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For eight years, repealing and replacing Obamacare was a cornerstone of the Republican agenda. That was before their so-called replacement crashed and burned with a thumbs down vote from Sen. John McCain last summer and Republicans took a bath in the midterms.
So Republicans are expressing bewilderment over President Trump’s broadside on the Affordable Care Act this week, which began when he ordered the Department of Justice to run with a Texas court ruling that found the entire act unconstitutional.
While the president says he wants the GOP to be the “party of health care,” Republicans are worried he’s abandoning Obamacare’s popular protections and the people who need them, such as the 129 million Americans with pre-existing conditions, without having anything to replace it with.
“I believe that he’s sort of got the cart before the horse, that you need to have a plan for what a replacement would be that would improve upon the ACA,” Sen. Susan Collins (R-Maine), who joined the late McCain in opposing the effort to replace Obamacare, said at the Capitol.
Collins, who is up for re-election this cycle, is sending a letter to Attorney General William Barr Friday asking the administration to rethink its stance and stand by the Affordable Care Act.
“There’s a chance for the administration to rethink its position”
She’s also warning that they will set a dangerous precedent if they turn the DOJ into a partisan agency that serves individual presidents and not the American people and the very lawmakers on Capitol Hill they elect to represent them and pass laws on their behalf.
“The court proceedings will be ongoing, so there’s a chance for the administration to rethink its position,” Collins told VICE News. “For the administration to advocate for invalidating a duly enacted law is a mistake, in my view, and contrary to the traditional approach that the Justice Department takes, generally it defends the law regardless of whether the president agrees with the law.”
The other Republican who joined McCain and Collins in killing the GOP repeal effort is Sen. Lisa Murkowski (R-Alaska), who says, like most of Capitol Hill, she was caught completely off guard by the Trump administration’s reversal.
“I thought, ‘Oh, OK, we’re starting all over again with the ACA. What’s the plan?’” Murkowski told VICE News at the Capitol on Tuesday when the news was still fresh. “I don’t know what the plan is, so this is all kind of fresh rethinking for me.”
It’s not just the moderates who are dumbfounded by the move. Axios reported that House Minority Leader Kevin McCarthy spoke to Trump after the announcement and voiced the frustration from rank-and-file Republicans that it was the wrong move at the wrong time, especially after Democrats just recaptured control of the House running on a positive message of improving upon and strengthening Obamacare.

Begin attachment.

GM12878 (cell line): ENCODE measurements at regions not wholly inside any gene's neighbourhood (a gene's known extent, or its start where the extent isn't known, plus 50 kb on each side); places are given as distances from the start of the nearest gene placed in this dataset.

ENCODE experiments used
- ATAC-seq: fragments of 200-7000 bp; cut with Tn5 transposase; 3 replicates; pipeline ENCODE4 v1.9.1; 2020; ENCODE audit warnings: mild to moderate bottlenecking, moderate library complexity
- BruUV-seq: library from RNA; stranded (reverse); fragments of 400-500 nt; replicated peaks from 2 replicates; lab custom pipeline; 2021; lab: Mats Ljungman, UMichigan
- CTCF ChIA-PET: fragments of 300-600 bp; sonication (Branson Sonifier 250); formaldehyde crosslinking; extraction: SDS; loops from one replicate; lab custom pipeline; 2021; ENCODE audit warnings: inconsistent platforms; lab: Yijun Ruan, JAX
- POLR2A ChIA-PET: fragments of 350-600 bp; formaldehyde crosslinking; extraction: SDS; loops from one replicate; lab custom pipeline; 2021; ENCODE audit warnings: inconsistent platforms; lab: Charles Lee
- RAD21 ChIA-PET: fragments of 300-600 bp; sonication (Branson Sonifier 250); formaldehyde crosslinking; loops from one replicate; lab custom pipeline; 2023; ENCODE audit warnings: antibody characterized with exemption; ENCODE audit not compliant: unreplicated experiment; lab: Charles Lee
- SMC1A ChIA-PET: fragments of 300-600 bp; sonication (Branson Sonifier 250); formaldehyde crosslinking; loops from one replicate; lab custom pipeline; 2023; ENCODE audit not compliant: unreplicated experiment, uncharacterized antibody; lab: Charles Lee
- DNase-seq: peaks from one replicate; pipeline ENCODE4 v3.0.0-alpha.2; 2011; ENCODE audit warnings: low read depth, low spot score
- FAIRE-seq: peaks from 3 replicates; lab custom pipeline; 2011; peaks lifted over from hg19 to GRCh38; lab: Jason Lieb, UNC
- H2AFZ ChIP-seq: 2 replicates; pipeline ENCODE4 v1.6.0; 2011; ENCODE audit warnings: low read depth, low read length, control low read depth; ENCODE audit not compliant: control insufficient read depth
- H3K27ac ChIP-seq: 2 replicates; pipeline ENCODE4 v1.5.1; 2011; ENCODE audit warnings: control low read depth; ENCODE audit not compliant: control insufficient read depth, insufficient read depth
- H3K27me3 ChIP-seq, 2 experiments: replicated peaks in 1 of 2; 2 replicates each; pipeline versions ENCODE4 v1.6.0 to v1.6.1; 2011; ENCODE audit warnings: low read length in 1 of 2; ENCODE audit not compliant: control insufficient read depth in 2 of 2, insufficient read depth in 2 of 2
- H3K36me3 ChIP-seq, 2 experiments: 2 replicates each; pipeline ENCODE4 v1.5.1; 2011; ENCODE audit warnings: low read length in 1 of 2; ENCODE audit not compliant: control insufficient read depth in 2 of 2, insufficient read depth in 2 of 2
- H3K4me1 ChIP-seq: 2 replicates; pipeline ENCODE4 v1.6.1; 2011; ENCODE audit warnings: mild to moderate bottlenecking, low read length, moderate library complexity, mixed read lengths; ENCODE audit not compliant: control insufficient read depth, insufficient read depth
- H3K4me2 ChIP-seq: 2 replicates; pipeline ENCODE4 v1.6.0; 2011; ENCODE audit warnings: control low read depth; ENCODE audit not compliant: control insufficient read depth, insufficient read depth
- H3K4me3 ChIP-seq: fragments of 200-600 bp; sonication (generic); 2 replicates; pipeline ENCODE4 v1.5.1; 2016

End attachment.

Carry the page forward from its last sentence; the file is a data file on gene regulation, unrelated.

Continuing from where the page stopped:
In public, many other Republicans are trying to show unity and argue the party can still fulfill its repeal-and-replace promise even if the Supreme Court invalidates the entire ACA.
“I don’t know what precipitated that change, but I can tell you it’s not inconsistent with the desire to repeal and replace it,” Sen. Marco Rubio (R-Fla.) told VICE News at the Capitol. “Obviously you know, it would put the onus on Congress to take another shot at health care reform, which I hope we do.”
Meanwhile, as the GOP has yet another internal family feud over how to fix — or outright dismantle — the nation’s current health care system, Democrats are enraged and say it bolsters their argument that Republicans have never truly wanted to make access to affordable health insurance a priority.
“Unfortunately for the people affected, it’s consistent with where they’ve been, because the only thing Republicans around here have been saying is they support pre-existing protections but then do nothing to bring it about,” Sen. Bob Casey (D-Pa.) told VICE News. “They’ve got some work to do.”
Even as Democrats had been debating various “Medicare for All” proposals, they’re now unified in not only maintaining the Obamacare status quo but also shoring up the current system immediately.
“I have lived through children not being able to get insurance because they had a pre-existing condition. And so this is dastardly,” Rep. Sheila Jackson-Lee (D-Texas) told reporters at the Capitol. “I expect us to fight vigorously against this on behalf of the American people with no litmus test as to what party they’re in, just because they need this insurance.”
While Democrats fear the more conservative-leaning Supreme Court could eventually rule the Affordable Care Act unconstitutional, they also see this as an electoral gift of Trump’s own making.
“It’s hard to figure out. I guess they’re desperate – they must have so much pressure from the right to destroy this thing that they’re willing to flip-flop,” Sen. Chris Murphy (D-Conn.) told reporters at the Capitol this week. “They literally are teeing this up as an issue for Democrats for the next year and a half. They’re not even making a laughable attempt to save the most popular parts of the Affordable Care Act.”
Cover image: President Donald Trump speaks to supporters during a rally at the Van Andel Arena on March 28, 2019, in Grand Rapids, Michigan. (Photo by Scott Olson/Getty Images)